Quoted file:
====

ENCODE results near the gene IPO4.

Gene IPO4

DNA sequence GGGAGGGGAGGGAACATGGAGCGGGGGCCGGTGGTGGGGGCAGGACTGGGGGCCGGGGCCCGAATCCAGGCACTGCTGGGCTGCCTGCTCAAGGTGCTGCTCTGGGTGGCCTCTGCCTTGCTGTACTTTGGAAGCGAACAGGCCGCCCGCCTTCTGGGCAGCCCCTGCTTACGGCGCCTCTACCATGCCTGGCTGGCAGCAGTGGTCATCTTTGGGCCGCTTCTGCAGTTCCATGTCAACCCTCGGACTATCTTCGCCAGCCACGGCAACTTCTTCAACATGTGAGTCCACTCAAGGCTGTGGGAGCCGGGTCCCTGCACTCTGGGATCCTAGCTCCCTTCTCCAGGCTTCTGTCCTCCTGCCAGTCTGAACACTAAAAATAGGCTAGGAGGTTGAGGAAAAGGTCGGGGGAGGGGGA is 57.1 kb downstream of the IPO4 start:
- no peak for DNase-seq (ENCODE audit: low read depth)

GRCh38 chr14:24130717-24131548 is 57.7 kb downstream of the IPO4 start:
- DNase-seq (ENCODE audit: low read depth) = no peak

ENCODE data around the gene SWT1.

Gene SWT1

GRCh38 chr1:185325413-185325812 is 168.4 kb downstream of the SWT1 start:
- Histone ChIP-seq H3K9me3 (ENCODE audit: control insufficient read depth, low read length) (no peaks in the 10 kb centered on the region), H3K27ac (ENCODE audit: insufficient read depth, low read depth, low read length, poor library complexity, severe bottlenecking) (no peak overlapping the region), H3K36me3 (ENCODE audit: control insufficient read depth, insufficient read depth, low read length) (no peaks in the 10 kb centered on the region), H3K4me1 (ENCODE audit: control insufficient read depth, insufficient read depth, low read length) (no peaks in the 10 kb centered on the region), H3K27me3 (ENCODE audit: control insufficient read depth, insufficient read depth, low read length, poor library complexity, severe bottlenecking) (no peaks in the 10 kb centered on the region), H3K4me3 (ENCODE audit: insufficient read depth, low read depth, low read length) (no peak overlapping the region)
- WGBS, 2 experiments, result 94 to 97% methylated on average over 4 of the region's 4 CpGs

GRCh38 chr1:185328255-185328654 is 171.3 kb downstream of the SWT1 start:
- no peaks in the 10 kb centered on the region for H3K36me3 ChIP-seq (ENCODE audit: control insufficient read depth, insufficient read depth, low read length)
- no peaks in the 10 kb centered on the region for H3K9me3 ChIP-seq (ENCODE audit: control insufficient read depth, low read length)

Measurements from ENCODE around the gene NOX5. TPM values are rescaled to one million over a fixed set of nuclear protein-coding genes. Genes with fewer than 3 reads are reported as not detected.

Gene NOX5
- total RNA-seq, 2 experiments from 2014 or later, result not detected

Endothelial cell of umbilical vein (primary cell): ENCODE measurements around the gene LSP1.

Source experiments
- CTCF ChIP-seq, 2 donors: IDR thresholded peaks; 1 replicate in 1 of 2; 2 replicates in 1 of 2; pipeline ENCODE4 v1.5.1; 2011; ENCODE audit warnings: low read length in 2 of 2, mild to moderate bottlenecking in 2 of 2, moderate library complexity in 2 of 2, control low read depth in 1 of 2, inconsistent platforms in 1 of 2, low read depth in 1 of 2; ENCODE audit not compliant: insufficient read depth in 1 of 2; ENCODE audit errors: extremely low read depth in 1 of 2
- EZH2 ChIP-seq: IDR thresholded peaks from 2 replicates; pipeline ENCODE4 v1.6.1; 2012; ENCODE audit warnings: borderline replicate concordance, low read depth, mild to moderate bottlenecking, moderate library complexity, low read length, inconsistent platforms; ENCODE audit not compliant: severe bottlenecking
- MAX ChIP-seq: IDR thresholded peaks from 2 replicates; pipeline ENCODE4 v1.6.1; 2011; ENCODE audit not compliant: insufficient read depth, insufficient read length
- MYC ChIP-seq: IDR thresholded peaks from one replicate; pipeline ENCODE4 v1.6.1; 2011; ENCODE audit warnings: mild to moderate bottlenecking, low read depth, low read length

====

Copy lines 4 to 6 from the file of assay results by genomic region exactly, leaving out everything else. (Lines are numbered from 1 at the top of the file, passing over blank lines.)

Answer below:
- no peak for DNase-seq (ENCODE audit: low read depth)

GRCh38 chr14:24130717-24131548 is 57.7 kb downstream of the IPO4 start:
- DNase-seq (ENCODE audit: low read depth) = no peak